Rock Street, San Francisco

The sunrise equation as follows can be used to derive the time of sunrise and sunset for any
solar declination and latitude in terms of local solar time when sunrise and sunset occur:
cos tan tan w? ? ? ? ? ?
where:
w?
is the hour angle at either sunrise (when negative value is taken) or sunset (when positive value
is taken);
?
is the latitude of the observer on the Earth;
?
is the sun declination.
Theory of the Equation
The Earth rotates at an angular velocity of 15°/hour. Therefore, the expression
w hour ( /15 ) ? ? ?
gives the interval of time before and after local solar noon that sunrise or
sunset will occur.
The sign convention is typically that the observer’s latitude
?
is 0 at the Equator, positive for
the Northern Hemisphere and negative for the Southern Hemisphere, and the solar
declination
?
is 0 at the vernal and autumnal equinoxes when the sun is exactly above the
Equator, positive during the Northern Hemisphere summer and negative during the Northern
Hemisphere winter.
The expression above is always applicable for latitudes between the Arctic Circle and
Antarctic Circle. North of the Arctic Circle or south of the Antarctic Circle, there is at least
one day of the year with no sunrise or sunset. Formally, there is a sunrise or sunset when
90 90 ? ? ?
?
? ? ? ? ? ?
during the Northern Hemisphere summer, and when
90 90 ? ? ?
?
? ? ? ? ? ?
during the Northern Hemisphere winter. Out of these latitudes, it is
either 24-hour daytime or 24-hour night time.
Generalize Equation
The above equation neglects the influence of atmospheric refraction (which lifts the solar
disc by approximately 0.6° when it is on the horizon) and the non-zero angle subtended by
the solar disc (about 0.5°). The times of the rising and the setting of the upper solar limb as
given in astronomical almanacs correct for this by using the more general equation.
sin sin sin
cos
cos cos
a
w
? ?
? ?
?
? ?
?
?
with the altitude
( ) a
of the center of the solar disc set to about ?0.83°.
Complete Calculation of Sunrise and Sunset on Earth
The generalized equation relies on several other variables which need to be calculated
before it can itself be calculated. These equations have the solar-earth constants substituted
with angular constants expressed in degrees.Calculate Current Julian Day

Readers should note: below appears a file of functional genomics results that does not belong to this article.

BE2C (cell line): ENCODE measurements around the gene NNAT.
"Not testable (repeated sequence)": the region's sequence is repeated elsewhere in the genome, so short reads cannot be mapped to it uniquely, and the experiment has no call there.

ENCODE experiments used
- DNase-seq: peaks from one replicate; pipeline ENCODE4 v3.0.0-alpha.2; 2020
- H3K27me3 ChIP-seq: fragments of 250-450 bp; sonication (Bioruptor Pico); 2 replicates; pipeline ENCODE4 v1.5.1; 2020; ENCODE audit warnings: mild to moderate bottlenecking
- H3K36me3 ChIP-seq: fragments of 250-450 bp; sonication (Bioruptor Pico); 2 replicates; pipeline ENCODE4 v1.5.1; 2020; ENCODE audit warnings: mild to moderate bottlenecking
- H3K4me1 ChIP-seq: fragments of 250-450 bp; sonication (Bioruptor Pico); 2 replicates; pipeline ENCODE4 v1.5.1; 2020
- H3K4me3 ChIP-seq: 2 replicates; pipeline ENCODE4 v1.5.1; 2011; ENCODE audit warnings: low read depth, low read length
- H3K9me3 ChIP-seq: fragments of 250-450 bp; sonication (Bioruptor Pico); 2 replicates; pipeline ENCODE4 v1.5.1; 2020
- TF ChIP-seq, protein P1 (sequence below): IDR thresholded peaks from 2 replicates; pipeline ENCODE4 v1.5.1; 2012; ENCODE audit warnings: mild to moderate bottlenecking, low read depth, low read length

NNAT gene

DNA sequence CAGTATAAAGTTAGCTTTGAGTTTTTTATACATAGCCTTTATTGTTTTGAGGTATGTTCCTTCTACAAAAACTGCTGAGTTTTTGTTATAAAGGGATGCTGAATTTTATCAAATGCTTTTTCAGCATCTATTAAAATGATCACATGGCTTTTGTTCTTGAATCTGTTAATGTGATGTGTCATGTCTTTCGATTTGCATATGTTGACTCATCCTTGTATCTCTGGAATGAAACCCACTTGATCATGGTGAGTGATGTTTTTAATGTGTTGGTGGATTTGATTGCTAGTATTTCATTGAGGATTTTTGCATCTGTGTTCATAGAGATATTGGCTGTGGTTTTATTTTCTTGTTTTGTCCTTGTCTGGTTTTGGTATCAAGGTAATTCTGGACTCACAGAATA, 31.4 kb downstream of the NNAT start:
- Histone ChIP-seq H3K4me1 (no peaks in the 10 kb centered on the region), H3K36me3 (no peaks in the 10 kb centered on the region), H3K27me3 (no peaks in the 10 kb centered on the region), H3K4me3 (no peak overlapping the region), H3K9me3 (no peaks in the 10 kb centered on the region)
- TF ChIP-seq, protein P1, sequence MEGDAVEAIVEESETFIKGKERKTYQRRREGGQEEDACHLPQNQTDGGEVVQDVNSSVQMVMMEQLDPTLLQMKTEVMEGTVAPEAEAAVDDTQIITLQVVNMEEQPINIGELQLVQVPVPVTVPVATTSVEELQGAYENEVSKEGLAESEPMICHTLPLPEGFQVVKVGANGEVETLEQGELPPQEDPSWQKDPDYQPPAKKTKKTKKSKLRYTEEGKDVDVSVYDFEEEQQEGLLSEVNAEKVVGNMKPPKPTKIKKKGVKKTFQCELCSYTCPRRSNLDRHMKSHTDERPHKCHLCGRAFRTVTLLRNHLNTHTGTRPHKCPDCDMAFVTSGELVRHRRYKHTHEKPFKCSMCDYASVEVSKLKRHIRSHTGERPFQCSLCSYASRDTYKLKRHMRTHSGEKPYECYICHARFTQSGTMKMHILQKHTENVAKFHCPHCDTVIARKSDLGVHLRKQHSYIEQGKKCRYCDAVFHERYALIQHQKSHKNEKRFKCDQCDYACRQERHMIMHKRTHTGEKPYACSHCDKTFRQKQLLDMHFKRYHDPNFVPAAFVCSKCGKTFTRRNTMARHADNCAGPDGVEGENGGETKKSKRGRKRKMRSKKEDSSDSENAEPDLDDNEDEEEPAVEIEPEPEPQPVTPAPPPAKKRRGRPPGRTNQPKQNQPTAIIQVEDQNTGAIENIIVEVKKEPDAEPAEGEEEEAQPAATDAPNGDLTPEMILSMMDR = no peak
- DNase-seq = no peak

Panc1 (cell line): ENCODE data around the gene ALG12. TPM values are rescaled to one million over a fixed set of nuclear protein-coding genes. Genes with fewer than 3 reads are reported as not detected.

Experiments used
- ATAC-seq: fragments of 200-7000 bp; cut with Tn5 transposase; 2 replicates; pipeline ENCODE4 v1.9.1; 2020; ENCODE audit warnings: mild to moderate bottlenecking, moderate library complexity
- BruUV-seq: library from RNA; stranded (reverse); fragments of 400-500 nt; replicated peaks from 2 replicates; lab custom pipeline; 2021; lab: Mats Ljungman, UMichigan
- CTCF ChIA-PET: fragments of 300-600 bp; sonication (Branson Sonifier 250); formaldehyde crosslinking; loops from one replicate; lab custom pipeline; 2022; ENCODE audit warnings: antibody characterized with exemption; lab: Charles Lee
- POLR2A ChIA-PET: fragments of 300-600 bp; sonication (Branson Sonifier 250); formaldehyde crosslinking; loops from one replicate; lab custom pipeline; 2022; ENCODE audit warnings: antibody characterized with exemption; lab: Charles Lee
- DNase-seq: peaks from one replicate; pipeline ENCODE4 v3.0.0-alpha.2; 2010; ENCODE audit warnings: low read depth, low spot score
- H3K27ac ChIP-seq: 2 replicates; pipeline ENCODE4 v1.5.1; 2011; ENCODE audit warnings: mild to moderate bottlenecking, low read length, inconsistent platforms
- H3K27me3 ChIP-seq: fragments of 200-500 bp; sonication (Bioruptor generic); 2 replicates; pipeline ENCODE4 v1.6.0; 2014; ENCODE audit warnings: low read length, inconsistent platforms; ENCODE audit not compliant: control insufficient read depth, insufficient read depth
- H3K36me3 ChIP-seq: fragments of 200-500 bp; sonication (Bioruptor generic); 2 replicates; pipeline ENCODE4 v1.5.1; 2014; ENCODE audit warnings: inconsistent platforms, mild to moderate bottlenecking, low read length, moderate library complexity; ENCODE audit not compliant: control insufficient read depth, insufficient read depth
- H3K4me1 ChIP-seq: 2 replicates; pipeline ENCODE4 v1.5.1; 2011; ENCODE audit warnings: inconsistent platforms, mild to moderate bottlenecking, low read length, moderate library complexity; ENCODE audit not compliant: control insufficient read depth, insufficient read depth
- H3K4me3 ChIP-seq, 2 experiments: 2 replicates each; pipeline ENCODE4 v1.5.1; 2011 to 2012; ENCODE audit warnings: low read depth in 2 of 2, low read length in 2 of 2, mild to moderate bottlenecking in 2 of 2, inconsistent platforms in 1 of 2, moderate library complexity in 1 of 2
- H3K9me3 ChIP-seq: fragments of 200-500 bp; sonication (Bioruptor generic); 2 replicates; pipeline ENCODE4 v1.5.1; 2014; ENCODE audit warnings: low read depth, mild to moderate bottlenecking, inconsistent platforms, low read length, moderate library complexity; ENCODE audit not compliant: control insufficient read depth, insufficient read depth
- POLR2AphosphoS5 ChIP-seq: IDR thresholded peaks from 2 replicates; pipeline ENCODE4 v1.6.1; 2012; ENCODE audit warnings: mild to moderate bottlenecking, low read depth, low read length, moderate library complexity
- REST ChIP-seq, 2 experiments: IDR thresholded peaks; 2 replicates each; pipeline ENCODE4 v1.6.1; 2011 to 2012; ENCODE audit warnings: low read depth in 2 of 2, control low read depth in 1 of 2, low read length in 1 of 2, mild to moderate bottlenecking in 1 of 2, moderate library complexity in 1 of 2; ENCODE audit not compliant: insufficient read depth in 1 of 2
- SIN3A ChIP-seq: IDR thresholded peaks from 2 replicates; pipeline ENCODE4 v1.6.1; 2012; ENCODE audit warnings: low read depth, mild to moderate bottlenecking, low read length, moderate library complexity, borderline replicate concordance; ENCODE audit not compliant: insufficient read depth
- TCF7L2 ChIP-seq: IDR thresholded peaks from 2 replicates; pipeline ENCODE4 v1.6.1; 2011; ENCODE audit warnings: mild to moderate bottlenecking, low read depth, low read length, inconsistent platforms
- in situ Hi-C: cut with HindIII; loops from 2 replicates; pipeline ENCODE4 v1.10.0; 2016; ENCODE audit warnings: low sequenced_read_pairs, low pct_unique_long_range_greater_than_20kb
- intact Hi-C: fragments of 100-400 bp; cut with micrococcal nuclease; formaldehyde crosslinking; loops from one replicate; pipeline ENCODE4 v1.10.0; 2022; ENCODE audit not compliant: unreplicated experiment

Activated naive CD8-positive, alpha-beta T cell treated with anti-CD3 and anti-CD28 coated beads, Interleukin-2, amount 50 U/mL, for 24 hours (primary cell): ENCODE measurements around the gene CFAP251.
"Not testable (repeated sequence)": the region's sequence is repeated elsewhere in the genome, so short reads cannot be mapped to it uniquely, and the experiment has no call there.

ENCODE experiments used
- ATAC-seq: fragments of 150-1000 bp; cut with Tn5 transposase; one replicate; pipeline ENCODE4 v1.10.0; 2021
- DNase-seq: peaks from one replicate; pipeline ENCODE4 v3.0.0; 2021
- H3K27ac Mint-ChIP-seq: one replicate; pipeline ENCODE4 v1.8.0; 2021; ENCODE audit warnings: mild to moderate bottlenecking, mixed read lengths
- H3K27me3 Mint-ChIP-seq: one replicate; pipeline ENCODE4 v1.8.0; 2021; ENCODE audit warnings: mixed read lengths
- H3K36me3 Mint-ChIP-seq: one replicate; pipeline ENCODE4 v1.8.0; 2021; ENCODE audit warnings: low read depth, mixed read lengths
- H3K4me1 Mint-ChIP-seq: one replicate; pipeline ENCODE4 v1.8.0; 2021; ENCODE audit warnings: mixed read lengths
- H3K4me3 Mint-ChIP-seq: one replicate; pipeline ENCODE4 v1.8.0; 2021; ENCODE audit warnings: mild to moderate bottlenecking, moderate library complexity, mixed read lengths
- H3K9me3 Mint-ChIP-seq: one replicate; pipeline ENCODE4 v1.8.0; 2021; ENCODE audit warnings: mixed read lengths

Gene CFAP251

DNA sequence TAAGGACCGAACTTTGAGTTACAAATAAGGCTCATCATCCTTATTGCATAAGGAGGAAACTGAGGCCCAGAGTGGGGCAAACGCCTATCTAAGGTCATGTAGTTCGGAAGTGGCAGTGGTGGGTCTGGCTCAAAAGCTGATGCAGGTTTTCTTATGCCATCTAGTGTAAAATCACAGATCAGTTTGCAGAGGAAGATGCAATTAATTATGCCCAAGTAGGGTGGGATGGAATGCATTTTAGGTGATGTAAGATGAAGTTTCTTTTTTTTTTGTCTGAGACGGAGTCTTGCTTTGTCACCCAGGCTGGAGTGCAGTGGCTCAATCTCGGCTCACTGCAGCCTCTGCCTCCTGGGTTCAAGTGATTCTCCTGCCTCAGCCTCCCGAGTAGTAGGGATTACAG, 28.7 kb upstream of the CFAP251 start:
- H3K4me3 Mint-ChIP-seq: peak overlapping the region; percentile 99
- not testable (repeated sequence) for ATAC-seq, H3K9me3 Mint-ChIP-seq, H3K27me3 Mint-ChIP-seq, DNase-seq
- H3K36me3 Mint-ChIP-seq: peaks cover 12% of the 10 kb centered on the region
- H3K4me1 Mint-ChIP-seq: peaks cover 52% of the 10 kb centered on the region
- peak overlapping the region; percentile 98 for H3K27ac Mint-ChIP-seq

Source: https://en.wikipedia.org/wiki/Julian_day
Julian Day (JD) is the continuous count of days since the beginning of the Julian Period and
is used primarily by astronomers. The Julian Day Number (JDN) is the integer assigned to a
whole solar day in the JD count starting from noon Universal Time (UT), with JDN 0
assigned to the day starting at noon on Monday, 1 January 4713 BC. With this date, all
known historical astronomical observations have positive Julian day numbers, so all
calculations are simple additions and subtractions.
JDN is a counter, each day incremented by one. So, if you know value of JD for one date
and the value of JD for another, you can simply subtract one from another and find out the
difference. JD is a fractional number, where whole part corresponds to 12:00 AM, 0.25 is
6:00 PM, 0.5 – 12:00 PM, 0.75 – 6:00 AM, etc. Thus, the Julian date of any instant is the JDN
plus the fraction of a day since the preceding noon in Universal Time.
Programmers usually convert calendar date to JDN and then use additions and subtractions
to process the date before converting it back in sync to calendar date. It is a practice is to
use the number of milliseconds passed since 1 January 2000 as such a counter. For
example, the JDN for the day starting at 12:00 UT on 1 January 2000, was 2451545.
2451545.0 0.0008 date day elapse J ? ? ?
where:
day elapse
is the number of days since Jan 1st, 2000 12:00.
date J
is the Julian date; 2451545.0 is the equivalent Julian year (astronomy) of Julian days for 2000, 1,
1.5.
0008 is the fractional Julian Day for leap seconds and terrestrial time.
Note: Another commonly used reference point is at 12.00 UT on 1 January 1970 (Unix Epoch) where
Julian Day is equivalent to 2440588. The Unix Epoch is the starting point created as a universal
reference. The date when the time started for Unix computers, and that timestamp is marked as ‘0’.
Any time since that date is calculated based on the number of seconds elapsed. In simpler words.
The timestamp of any date will be difference in seconds between that date and ‘1st January 1970’ The
time stamp is just an integer which started from number ‘0’ on ‘Midnight 1st January 1970’ and goes
on incrementing by ‘1’ as each second passes.Mean Solar Noon
Source: https://www.timeanddate.com/astronomy/solar-noon.html
Solar noon is the moment when the Sun passes a location’s meridian and reaches its
highest position in the sky.
When Is Solar Noon?
In most places on Earth, solar noon does not happen at 12 o’clock. The Earth’s rotation
slowly shifts the meridian experiencing solar noon from east to west. In other words, solar
noon happens a little earlier in locations just east of you and a little later in locations west of
you.
Where’s Sun right now?
Since our clocks are set according to time zones, civil time changes abruptly as you move
from one-time zone to another, usually in 1-hour increments. While this undeniably makes
life easier for us, it does not reflect the even movement of the Earth’s rotation and the
gradual geographical progression of local solar time.
This means that clocks in the eastern part of each time zone show an earlier time at solar
noon than clocks near its western border. Even if time zones were used the way they were
once envisioned—where local time is based on the solar time in the zone’s center, with the
time zone extending 7.5 degrees of longitude to the west and to the east of the center line—
solar noon would occur at 11:30 (11:30 am) at the eastern time zone border and at 12:30
(12:30 pm) at the western border.
360
w
l
msn n ?
? ?
where:
msn approximates mean solar time at
w
l
expressed as a Julian day with the day fraction.
w
l
is the
longitude west (west is negative, east is positive) of the observer on the Earth;
Mean Solar Anomaly
Source: http://aa.quae.nl/en/reken/zonpositie.html#2
Because we see the Sun from the planet, we see the motion of the planet around the Sun
reflected in the apparent motion of the Sun along the ecliptic, relative to the stars. If the orbit
of the planet were a perfect circle, then the planet as seen from the Sun would move along